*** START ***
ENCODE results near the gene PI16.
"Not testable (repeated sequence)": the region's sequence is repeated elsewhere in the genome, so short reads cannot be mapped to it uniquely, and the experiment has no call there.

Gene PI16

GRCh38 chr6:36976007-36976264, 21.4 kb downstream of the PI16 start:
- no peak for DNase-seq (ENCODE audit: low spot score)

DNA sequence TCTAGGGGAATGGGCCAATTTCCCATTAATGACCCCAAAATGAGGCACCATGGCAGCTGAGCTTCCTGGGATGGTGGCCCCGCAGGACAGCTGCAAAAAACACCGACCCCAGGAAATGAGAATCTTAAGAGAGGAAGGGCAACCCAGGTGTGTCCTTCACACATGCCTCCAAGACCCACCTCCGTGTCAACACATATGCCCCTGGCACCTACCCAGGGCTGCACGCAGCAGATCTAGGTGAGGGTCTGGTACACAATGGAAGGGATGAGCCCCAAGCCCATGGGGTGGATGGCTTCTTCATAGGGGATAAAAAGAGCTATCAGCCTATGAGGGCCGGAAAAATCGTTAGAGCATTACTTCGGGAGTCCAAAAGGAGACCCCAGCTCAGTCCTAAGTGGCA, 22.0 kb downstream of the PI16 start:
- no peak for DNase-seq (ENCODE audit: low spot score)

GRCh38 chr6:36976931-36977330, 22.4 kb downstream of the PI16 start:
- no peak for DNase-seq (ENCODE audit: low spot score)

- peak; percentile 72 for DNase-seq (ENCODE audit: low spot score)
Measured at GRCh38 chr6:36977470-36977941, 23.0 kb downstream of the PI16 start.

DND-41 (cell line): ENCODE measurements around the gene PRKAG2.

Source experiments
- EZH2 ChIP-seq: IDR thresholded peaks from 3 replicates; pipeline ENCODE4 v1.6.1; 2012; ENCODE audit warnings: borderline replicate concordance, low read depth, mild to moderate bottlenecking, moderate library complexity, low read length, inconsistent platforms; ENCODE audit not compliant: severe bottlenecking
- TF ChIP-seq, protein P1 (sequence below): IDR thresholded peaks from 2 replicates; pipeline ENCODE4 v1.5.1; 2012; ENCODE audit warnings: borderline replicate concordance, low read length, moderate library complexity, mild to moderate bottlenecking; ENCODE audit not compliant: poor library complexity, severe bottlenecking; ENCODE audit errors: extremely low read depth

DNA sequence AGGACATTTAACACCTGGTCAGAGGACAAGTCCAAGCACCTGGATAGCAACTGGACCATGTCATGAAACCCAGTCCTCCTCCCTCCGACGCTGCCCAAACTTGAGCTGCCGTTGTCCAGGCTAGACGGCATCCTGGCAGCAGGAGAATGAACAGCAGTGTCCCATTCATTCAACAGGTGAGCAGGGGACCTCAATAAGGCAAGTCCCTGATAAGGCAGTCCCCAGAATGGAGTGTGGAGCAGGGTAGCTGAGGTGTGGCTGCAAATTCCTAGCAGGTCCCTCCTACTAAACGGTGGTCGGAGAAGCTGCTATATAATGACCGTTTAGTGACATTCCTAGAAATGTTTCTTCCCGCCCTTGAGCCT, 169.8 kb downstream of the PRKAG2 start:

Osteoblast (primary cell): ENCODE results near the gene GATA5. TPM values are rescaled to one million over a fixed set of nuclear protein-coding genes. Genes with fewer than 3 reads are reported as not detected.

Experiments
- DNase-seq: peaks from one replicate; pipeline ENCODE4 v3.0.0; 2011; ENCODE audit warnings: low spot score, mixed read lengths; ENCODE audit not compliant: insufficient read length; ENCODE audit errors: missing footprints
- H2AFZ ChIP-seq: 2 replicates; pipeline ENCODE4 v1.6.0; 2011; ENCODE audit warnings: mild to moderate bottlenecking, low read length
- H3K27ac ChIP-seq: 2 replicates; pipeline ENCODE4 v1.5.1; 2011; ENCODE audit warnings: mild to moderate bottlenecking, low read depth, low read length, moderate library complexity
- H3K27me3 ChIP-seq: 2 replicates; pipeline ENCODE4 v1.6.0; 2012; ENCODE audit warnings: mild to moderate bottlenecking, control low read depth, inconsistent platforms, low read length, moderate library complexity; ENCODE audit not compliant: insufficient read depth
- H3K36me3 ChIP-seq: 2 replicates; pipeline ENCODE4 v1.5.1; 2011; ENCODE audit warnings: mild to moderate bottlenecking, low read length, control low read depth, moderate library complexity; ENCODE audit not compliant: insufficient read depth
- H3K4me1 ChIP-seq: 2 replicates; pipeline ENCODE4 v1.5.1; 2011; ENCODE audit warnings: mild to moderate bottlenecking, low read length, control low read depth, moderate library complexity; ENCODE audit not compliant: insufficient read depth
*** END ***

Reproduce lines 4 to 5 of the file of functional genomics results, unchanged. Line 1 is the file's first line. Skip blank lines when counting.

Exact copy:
GRCh38 chr6:36976007-36976264, 21.4 kb downstream of the PI16 start:
- no peak for DNase-seq (ENCODE audit: low spot score)